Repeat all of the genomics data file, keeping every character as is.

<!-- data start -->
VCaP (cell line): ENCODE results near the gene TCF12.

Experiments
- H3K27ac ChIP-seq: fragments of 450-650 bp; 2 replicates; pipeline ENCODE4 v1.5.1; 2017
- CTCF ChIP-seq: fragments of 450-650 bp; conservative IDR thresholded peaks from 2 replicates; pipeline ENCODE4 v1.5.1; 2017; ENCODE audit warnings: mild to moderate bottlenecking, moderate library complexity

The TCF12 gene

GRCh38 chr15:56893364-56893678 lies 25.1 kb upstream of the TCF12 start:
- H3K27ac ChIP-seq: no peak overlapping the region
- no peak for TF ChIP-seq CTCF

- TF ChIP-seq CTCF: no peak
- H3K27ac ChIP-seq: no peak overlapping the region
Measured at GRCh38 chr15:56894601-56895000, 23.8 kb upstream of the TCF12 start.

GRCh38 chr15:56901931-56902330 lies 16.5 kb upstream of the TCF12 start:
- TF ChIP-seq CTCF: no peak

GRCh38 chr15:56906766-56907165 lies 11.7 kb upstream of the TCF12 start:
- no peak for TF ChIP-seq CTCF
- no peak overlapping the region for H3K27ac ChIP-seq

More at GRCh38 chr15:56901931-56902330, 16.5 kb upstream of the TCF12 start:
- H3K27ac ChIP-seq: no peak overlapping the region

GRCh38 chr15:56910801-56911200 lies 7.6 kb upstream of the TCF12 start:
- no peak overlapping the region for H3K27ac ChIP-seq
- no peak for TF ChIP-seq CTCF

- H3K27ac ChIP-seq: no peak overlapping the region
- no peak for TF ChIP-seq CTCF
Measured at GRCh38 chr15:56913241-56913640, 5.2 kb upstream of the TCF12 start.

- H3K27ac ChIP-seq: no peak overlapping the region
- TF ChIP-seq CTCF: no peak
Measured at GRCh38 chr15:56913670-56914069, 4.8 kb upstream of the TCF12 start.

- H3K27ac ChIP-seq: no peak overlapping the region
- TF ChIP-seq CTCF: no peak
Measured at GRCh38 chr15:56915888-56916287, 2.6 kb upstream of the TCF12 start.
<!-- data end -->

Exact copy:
VCaP (cell line): ENCODE results near the gene TCF12.

Experiments
- H3K27ac ChIP-seq: fragments of 450-650 bp; 2 replicates; pipeline ENCODE4 v1.5.1; 2017
- CTCF ChIP-seq: fragments of 450-650 bp; conservative IDR thresholded peaks from 2 replicates; pipeline ENCODE4 v1.5.1; 2017; ENCODE audit warnings: mild to moderate bottlenecking, moderate library complexity

The TCF12 gene

GRCh38 chr15:56893364-56893678 lies 25.1 kb upstream of the TCF12 start:
- H3K27ac ChIP-seq: no peak overlapping the region
- no peak for TF ChIP-seq CTCF

- TF ChIP-seq CTCF: no peak
- H3K27ac ChIP-seq: no peak overlapping the region
Measured at GRCh38 chr15:56894601-56895000, 23.8 kb upstream of the TCF12 start.

GRCh38 chr15:56901931-56902330 lies 16.5 kb upstream of the TCF12 start:
- TF ChIP-seq CTCF: no peak

GRCh38 chr15:56906766-56907165 lies 11.7 kb upstream of the TCF12 start:
- no peak for TF ChIP-seq CTCF
- no peak overlapping the region for H3K27ac ChIP-seq

More at GRCh38 chr15:56901931-56902330, 16.5 kb upstream of the TCF12 start:
- H3K27ac ChIP-seq: no peak overlapping the region

GRCh38 chr15:56910801-56911200 lies 7.6 kb upstream of the TCF12 start:
- no peak overlapping the region for H3K27ac ChIP-seq
- no peak for TF ChIP-seq CTCF

- H3K27ac ChIP-seq: no peak overlapping the region
- no peak for TF ChIP-seq CTCF
Measured at GRCh38 chr15:56913241-56913640, 5.2 kb upstream of the TCF12 start.

- H3K27ac ChIP-seq: no peak overlapping the region
- TF ChIP-seq CTCF: no peak
Measured at GRCh38 chr15:56913670-56914069, 4.8 kb upstream of the TCF12 start.

- H3K27ac ChIP-seq: no peak overlapping the region
- TF ChIP-seq CTCF: no peak
Measured at GRCh38 chr15:56915888-56916287, 2.6 kb upstream of the TCF12 start.